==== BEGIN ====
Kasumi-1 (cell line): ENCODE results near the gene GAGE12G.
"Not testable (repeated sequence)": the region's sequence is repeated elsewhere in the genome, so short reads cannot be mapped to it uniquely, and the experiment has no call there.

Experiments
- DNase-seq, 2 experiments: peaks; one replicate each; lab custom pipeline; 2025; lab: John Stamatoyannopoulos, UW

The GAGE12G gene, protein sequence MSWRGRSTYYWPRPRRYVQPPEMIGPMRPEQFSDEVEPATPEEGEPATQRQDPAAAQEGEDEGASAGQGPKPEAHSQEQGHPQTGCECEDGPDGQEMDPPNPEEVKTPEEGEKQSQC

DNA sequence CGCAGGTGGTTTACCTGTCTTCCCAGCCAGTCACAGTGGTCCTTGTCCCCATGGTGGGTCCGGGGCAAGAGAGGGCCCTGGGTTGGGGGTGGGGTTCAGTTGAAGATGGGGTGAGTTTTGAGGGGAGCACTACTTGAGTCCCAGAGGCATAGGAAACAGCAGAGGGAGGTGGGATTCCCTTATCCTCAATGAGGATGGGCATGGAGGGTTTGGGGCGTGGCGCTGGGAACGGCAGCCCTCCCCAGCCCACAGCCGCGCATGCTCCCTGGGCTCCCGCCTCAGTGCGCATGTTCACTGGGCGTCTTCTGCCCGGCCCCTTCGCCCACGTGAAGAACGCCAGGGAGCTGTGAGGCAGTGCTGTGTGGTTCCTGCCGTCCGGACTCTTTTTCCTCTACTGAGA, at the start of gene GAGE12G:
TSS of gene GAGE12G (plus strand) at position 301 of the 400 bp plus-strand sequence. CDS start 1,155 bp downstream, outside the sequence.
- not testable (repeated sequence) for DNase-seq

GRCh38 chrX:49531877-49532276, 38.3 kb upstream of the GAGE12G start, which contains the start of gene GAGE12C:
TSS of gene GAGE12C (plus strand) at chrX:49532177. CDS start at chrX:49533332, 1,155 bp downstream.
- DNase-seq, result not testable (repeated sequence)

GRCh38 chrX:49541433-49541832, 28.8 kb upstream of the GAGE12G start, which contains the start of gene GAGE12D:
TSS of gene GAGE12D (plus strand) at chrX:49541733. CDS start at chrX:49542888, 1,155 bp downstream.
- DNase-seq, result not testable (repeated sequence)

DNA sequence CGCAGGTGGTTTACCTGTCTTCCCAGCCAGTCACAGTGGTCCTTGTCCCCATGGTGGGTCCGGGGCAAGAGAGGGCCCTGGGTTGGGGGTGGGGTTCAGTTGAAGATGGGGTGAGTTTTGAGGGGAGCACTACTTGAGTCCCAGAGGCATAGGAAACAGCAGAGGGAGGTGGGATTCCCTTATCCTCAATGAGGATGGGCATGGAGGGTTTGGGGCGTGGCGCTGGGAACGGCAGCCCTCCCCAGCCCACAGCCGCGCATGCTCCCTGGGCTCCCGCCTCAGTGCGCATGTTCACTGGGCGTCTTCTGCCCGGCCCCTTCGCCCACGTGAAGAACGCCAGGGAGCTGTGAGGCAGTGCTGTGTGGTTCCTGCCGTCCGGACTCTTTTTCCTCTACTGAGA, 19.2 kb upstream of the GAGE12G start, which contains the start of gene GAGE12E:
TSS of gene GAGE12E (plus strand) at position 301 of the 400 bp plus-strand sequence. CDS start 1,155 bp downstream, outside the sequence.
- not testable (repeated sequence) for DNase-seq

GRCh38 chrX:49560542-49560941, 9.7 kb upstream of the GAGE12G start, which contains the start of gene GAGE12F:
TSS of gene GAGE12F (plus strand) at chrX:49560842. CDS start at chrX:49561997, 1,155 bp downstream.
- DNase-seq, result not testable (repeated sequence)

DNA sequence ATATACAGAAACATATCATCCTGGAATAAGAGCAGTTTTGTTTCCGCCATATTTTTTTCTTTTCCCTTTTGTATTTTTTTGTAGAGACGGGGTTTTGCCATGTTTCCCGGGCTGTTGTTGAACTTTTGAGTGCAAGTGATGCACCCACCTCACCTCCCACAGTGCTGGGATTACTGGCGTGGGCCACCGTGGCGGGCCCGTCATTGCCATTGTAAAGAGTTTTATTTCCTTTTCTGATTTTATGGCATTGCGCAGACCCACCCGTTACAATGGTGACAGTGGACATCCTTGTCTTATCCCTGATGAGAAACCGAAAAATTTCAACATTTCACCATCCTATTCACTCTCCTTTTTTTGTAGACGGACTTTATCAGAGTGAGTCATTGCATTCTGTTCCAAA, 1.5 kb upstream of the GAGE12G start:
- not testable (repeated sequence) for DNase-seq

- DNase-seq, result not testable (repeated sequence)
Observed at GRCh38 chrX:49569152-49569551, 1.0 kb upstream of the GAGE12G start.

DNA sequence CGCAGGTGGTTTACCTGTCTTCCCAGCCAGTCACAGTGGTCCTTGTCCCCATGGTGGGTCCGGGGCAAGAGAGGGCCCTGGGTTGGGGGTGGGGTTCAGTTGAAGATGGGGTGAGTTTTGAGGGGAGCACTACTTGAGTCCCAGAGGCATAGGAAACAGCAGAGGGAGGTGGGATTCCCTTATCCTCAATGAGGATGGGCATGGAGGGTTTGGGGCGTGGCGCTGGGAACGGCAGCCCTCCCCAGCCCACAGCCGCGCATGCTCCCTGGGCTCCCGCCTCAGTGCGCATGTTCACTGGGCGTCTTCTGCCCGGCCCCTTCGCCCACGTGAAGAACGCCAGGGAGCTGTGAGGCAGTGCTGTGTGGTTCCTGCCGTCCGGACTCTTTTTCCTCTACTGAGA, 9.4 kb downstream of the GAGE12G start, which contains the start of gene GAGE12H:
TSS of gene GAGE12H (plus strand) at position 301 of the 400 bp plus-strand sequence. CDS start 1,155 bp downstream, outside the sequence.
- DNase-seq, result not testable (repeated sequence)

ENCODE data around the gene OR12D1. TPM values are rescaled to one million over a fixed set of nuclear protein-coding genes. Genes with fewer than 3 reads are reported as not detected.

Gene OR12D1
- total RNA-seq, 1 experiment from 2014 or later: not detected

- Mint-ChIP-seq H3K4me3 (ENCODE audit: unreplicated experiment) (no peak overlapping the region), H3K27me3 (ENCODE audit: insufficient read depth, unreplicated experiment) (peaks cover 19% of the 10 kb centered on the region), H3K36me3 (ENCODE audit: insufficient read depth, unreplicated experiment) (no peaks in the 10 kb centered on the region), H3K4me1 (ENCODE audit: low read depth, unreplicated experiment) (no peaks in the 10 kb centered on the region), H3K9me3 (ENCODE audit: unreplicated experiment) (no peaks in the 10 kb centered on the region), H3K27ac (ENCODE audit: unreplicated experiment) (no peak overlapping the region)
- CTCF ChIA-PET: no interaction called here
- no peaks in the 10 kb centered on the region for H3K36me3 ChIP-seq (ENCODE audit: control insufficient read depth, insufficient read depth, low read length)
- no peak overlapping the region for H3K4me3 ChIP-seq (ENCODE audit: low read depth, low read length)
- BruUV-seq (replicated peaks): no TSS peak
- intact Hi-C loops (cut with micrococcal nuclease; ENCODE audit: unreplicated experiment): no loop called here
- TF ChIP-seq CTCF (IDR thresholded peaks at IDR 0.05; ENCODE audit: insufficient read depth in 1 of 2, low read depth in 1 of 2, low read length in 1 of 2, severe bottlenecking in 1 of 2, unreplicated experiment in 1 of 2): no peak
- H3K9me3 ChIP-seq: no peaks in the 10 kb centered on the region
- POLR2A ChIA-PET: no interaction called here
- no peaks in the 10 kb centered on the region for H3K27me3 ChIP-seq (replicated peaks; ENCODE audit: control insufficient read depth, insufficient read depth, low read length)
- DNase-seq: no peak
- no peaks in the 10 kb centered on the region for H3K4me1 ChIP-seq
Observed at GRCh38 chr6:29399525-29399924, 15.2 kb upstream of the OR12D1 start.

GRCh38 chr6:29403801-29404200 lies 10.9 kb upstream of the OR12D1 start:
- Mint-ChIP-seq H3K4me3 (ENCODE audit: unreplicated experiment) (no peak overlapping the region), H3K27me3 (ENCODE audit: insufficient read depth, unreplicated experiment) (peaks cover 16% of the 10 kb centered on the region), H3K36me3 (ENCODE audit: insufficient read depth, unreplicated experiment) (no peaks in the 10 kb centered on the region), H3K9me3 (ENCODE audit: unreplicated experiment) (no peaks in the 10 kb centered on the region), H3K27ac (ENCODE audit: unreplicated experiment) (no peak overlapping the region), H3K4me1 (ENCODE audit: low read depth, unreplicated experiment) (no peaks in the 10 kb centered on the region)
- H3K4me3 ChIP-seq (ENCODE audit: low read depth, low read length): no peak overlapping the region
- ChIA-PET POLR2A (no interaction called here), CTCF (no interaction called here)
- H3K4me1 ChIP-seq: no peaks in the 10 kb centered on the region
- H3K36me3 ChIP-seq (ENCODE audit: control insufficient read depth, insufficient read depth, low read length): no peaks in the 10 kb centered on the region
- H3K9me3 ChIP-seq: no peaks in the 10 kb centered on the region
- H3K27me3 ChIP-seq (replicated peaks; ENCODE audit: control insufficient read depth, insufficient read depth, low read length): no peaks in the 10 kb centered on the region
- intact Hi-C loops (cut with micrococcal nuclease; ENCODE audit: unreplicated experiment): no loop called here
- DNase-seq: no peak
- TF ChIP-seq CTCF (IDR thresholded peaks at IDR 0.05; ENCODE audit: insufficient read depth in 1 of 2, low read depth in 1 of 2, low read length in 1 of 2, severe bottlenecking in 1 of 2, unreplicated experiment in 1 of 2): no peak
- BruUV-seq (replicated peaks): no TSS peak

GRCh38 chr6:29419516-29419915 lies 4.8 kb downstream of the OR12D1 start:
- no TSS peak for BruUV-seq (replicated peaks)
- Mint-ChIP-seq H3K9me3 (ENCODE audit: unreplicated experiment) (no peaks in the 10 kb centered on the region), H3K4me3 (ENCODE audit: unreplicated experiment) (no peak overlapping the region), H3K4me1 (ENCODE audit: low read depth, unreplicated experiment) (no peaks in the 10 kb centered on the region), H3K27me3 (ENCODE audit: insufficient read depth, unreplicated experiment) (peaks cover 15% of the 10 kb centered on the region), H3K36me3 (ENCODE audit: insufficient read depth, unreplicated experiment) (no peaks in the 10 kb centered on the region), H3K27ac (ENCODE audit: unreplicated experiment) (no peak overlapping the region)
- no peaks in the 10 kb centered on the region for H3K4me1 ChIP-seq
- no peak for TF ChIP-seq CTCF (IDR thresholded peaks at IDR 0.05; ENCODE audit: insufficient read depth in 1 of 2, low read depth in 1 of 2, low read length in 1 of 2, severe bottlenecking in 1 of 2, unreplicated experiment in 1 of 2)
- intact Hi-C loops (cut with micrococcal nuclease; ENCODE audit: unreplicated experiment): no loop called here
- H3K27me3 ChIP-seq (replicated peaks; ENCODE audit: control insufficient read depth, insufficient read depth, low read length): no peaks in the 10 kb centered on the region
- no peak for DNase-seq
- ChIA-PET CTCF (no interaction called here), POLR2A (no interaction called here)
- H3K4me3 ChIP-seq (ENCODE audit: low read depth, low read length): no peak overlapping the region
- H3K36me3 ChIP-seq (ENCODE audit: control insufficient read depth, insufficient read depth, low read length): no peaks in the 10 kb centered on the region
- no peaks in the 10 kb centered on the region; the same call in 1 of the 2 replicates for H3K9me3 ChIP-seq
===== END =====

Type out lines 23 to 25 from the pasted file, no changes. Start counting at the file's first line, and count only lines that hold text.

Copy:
- DNase-seq, result not testable (repeated sequence)
Observed at GRCh38 chrX:49569152-49569551, 1.0 kb upstream of the GAGE12G start.

DNA sequence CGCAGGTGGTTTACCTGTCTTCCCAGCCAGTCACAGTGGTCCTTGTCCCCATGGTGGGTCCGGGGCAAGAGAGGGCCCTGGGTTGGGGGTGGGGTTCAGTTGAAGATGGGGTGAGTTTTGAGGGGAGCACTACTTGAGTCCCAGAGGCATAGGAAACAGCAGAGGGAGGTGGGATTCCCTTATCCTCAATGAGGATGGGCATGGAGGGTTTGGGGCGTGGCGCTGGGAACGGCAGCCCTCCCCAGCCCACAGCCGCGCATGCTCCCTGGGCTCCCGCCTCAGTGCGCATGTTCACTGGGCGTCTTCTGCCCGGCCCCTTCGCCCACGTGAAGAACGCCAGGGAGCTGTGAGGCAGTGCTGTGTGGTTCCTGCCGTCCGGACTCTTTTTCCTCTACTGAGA, 9.4 kb downstream of the GAGE12G start, which contains the start of gene GAGE12H: